Man-made glass

man-made glass

Man-made glass is the oldest imitation of gemstone. It is also one of the easiest to identify.

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Indeed, its low hardness, its luster, its cleavage, low temperature melting point, and its inclusions are very different from the stones that it seeks to imitate. It is a poor imitation of stone. Nowadays, there are still large quantities  of man-made glass in the fashion jewelry industry. It represents a larger market than natural gemstones in terms of quantities and money also.


We found Made-man glass back to 3500 BC in Mesopotamia. However, they may have been producing second-rate copies of glass objects from Egypt, where this complex craft originated. Other archaeological evidence suggests that the first true glass was made in coastal north Syria, Mesopotamia or Egypt.

The earliest known glass objects, of the mid second millennium BC, were beads. Perhaps initially created as the accidental by-products of metal-working. Or during the production of faience. A pre-glass vitreous material made by a process similar to glazing. Glass products remained a luxury until the disasters that overtook the late Bronze Age civilizations. Seemingly brought glass-making to a halt.

Development of glass technology in India may have begun in 1730 BC. In ancient China, though, glass-making seems to have had a late start compared to ceramics and metal work. From across the former Roman Empire archaeologists have recovered glass objects.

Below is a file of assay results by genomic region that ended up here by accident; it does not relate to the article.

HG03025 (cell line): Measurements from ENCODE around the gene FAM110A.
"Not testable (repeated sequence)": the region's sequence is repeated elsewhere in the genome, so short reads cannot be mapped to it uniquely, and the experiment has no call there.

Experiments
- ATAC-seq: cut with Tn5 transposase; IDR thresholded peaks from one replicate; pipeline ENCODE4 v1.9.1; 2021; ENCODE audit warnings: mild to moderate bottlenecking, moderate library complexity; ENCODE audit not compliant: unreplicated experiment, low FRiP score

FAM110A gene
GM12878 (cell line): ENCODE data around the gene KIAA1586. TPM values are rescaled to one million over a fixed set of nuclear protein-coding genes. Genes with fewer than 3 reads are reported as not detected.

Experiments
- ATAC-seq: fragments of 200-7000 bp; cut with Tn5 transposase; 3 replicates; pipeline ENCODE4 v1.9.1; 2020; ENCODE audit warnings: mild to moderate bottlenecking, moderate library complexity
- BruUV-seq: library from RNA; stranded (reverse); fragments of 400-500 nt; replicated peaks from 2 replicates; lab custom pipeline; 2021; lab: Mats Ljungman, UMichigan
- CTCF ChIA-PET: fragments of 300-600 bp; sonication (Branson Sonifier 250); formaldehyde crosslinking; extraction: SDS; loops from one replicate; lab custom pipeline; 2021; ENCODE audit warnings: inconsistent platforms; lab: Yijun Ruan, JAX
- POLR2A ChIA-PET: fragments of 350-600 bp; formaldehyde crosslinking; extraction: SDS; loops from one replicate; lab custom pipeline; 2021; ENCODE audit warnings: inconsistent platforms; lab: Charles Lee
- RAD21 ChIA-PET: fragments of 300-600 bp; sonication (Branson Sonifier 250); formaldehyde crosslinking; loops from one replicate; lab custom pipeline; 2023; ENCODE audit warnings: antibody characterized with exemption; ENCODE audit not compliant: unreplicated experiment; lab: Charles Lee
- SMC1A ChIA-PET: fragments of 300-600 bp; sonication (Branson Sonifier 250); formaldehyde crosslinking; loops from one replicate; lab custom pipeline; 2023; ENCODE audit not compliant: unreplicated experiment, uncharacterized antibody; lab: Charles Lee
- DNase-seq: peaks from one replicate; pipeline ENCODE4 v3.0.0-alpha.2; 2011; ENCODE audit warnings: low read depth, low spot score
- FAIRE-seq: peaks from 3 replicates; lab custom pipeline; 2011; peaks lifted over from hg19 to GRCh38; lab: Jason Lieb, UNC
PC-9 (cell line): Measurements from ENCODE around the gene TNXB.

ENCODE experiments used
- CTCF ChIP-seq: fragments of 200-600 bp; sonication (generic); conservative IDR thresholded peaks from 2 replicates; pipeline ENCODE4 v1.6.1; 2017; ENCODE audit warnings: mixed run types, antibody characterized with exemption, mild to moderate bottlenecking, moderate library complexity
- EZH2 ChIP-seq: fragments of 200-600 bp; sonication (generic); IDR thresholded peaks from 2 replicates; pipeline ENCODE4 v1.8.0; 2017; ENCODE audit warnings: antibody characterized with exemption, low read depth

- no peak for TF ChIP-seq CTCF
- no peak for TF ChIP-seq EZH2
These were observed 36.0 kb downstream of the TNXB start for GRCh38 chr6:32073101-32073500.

Man-made glass in jewelry

They use it in domestic, also industrial and funerary contexts. We found anglo-saxon glass across England. During archaeological excavations of both settlement and cemetery sites. In the Anglo-Saxon period they used glass in the manufacture of a range of objects. It includes vessels, also beads, windows and jewelry.

In the 5th century AD with the Roman departure from Britain. There were also considerable changes in the usage of glass. Excavation of Romano-British sites have revealed plentiful amounts of glass. But, in contrast, the amount recovered from 5th century. And later Anglo-Saxon sites is minuscule.

The majority of complete vessels and assemblages of beads come from the excavations of early Anglo-Saxon cemeteries. But a change in burial rites in the late 7th century affected the recovery of glass. As christian anglo-saxons were buried with fewer grave goods. And glass is rarely found. From the late 7th century onwards, window glass is found more frequently.

This is directly related to the introduction of Christianity. And the construction of churches and monasteries. There are a few Anglo-Saxon ecclesiastical literary sources that mention the production. And use of glass, although these relate to window glass used in ecclesiastical buildings. Anglo-Saxons used glass in their jewelry. Both as enamel or as cut glass insets.

Man-made glass

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